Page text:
US 2653844 A
Description (OCR text may contain errors)
Sept. 29, 1953 M. DETWILER FISH GRIPPER Filed Oct. 18, 1949 INVENTOR. MARSHALL L DETWILER ATTORNEY Patented Sept. 29, 1953 FISH GRIPPER Marshall L. Detwiler, Lancaster Township,
Lancaster County, Pa.
Application October 18, 1949, Serial No. 122,048
This invention relates to a fish-gripper, a modern, efiicient hand-saving device for fishermen, a tool adapted for holding fish securely while dehooking artificial plugs, lures and hooks from the mouth of a caught fish, as a safeguard against puncture wounds that is very often caused by the sharp teeth and fins of a fish, it grips, scales, fins and cleans, and will be found indispensable for handling all species of fish.
The object of the present invention is to provide a simple tool which will serve a much needed purpose for fishermen.
A further object of the present invention is to provide a tool which can be used for holding poisonous varieties of many species of fish without injury to the fisherman and yet so securely that the fish cannot tear itself loose from the gripper.
A further object of the present invention is to provide a fish gripper with a nose end in which the teeth interlock in a stagger relationship to firmly grip the slippery sk ns of fish for skinning and to prevent side slippage due to the staggered interlocking teeth.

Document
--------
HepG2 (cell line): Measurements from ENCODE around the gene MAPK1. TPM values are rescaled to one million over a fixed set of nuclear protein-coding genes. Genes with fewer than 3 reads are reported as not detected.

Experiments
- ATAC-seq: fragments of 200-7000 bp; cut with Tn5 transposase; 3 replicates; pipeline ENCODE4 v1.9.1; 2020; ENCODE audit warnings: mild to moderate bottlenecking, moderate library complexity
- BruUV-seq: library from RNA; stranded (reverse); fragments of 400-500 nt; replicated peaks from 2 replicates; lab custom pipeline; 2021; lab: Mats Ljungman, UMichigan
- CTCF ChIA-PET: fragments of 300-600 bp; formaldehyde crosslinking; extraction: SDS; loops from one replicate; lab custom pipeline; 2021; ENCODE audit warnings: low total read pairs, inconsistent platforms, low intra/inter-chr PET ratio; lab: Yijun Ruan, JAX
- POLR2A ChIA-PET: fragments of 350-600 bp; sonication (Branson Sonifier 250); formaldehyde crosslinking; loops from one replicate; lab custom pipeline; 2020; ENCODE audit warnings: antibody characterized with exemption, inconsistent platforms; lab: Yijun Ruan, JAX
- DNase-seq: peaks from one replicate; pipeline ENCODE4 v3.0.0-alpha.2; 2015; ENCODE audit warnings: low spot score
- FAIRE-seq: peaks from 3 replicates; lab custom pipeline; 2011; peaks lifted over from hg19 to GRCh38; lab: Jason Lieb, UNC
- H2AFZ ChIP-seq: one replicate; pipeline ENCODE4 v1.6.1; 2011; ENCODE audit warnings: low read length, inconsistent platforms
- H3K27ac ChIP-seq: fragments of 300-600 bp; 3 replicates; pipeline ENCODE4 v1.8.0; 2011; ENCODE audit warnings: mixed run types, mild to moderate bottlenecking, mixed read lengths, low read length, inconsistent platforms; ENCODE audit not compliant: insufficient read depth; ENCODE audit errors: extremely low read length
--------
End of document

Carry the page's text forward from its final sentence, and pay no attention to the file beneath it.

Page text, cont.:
It is a further object of the invention to provide a substantially broad gripping surface of the elongated jaws and to serrate this gripping surface throu h the entire extent of the law.
It is a still further ob ect of the present invention to provide a tool which is safe against hand in ury to fishermen because of the rounded external portions of the gripping instrument, a tool which may be carried in the pocket or holster without the sharp corners doing in ury to the articles of clothing in which it is carried.
It is a still further object to provide this tool with additional accessories such as a unique scalin surface.
With the foregoing and other objects in view, the invention resides in the novel arrangement and combination of parts and n the details of construction hereinafter described and claimed, it being understood that changes in the precise embodiment of the invention herein described may be made within the scope of what is claimed without departing from the spirit of the invention.
The invention is illustrated in the accompanying drawing in which:
Figure 1 is a perspective view of the entire instrument showing the lower jaw in detail.
Figure 2 is a detail view of the upper jaw showing the coacting transversely staggered teeth at the outer end of the jaw.